Thursday, Oct. 10 (a bright, beautiful day), was market day. Numbers of people from the surrounding villages had come with the fruits of their various industries. The market place consisted of sixty-three permanent shops, and about 150 temporary places of trade, where traders from the surrounding country exposed their wares for sale. The market was almost exclusively in the hands of Armenians, 200 of the shops and trading places being in their hands. Rumors of danger were afloat, but the Armenians anticipated no attack on market-day. They had no arms, or means of defense, and had taken no precautions. They soon began to notice, however, that their Mussulman neighbors had mysterious whisperings among themselves, and that some of them were searching, as with official authority, the persons of Armenian young men, who were supposed to have knives or revolvers about them. Those searching at last found a young Armenian, a seller of calico, who had a knife in his possession. At once they fell upon him, but he escaped in the crowd that gathered, and the Mussulmans turned upon the Armenians, saying, “We must kill them all. Let him who loves his religion join and help.” With knives and clubs the work was carried on, the Armenians fleeing, or hiding themselves in or about their shops. Turkish officials encouraged the killers. A herald was sent through the market calling, “Let the Moslems go to the government house.” They did go, and immediately returned with rifles and revolvers. Then the slaughter increased in madness. The piteous entreaties of the threatened, the shrieks of the wounded, the groans of the dying, the shouts of the killers, and the hysterical cries of some of the Christians, who, to save their lives were calling out with desperate energy the Mohammedan formula of faith, rose to the deaf heavens. Ten-year-old Turkish boys, as though hunting rats, rushed into holes and corners, and discovering the hiding-places of the merchants and traders, called to their fathers and big brothers, “Here is a giaour!” and while that one was being dispatched they rushed off to ferret out another. For four hours the slaughter continued. Ropes were attached to the feet of the corpses, which were dragged like the carcasses of dogs through the streets to dry wells, into which they were thrown. An old man, aged 75, was tumbled in alive, and left to die among the dead bodies of his friends. The money and watches of the merchants were secured by the ruffians. The notes of hand and account books were torn into shreds (the killers were debtors to the merchants), and the shops were looted. Not so much as a pin or needle was left in the 200 shops. Then the cry was raised, “To the houses!” to complete the destruction of the Christian inhabitants.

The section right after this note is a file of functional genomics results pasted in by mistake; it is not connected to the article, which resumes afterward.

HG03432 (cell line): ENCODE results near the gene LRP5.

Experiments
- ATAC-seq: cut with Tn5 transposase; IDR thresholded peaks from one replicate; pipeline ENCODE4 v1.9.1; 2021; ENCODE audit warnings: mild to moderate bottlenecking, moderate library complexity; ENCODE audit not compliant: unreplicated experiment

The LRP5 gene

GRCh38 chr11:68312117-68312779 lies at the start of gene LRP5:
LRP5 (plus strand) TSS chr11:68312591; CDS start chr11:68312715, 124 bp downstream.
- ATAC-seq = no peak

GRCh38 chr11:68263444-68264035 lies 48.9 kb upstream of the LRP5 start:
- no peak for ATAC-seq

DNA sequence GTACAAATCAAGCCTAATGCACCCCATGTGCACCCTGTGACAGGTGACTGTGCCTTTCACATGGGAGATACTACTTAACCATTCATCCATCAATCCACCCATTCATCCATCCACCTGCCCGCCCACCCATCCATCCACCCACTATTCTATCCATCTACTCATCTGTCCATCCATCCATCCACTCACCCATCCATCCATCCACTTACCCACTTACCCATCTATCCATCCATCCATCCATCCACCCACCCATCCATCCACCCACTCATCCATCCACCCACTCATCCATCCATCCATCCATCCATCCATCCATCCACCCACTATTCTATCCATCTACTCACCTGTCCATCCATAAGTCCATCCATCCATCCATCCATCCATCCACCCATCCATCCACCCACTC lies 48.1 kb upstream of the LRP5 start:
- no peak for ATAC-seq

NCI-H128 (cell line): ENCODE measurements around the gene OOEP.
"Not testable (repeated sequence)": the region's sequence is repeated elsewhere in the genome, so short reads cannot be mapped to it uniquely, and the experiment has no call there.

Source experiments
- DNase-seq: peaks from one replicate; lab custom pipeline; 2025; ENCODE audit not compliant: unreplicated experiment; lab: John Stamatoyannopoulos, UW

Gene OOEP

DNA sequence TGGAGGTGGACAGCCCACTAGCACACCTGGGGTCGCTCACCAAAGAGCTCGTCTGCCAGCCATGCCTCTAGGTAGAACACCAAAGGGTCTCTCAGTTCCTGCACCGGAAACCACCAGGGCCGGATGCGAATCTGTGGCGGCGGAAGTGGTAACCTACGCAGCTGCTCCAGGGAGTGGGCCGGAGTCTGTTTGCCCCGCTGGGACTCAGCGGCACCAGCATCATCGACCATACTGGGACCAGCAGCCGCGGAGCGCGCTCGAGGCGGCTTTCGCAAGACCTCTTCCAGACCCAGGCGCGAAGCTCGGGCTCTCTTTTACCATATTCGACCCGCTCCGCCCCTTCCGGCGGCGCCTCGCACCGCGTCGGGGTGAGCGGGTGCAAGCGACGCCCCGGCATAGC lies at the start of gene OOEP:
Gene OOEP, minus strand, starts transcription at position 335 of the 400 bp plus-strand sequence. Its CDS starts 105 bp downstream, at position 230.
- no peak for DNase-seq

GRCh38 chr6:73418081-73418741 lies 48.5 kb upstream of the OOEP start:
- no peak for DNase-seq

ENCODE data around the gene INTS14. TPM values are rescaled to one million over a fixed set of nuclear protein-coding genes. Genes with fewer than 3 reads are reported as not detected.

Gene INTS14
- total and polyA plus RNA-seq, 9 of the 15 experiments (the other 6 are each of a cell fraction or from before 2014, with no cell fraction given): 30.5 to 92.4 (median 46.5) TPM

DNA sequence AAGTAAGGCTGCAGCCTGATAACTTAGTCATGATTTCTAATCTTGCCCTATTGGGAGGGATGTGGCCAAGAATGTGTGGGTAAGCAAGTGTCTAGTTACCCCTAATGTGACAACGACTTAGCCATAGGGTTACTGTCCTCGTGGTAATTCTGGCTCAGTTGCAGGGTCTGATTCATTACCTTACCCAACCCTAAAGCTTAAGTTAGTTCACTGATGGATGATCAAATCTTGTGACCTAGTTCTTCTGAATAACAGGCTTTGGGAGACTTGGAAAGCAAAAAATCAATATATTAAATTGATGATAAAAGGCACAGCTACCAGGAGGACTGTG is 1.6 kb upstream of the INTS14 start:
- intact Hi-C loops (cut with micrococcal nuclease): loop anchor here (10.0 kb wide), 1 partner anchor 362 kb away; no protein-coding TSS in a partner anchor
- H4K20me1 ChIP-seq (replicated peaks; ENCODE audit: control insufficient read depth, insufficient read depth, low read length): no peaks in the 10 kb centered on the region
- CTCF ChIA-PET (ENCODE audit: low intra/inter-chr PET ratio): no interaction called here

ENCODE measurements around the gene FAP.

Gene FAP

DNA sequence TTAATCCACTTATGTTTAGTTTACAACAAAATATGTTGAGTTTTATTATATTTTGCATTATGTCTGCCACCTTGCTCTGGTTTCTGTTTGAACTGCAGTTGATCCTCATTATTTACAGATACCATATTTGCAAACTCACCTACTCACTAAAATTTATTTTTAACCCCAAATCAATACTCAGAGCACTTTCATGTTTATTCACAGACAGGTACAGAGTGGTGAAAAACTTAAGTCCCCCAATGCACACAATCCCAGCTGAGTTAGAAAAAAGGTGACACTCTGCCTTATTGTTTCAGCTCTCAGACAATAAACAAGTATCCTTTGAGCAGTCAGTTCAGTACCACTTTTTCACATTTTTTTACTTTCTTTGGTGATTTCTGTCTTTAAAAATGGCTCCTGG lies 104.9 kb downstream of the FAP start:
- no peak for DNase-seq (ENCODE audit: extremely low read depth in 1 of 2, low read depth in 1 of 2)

Twenty-nine bodies were afterward recovered for burial; thirty-three persons (some of whom afterward died), were found to be wounded, and about forty are still missing. The lieutenant-governor arrived that night on the scene, and sent an official report (by telegram) to Constantinople, to the effect that a row had occurred between Turks and Armenians, in which three Armenians had been killed and two wounded, but that order had been restored! Efforts were made to cover the matter up. Christians were imprisoned for talking about the massacre, or for sending the news to friends. A prominent man, well-known throughout the country, wished to let his circle of friends know that he was still alive, and was permitted to advertise that he had met with an accident, but was quite well.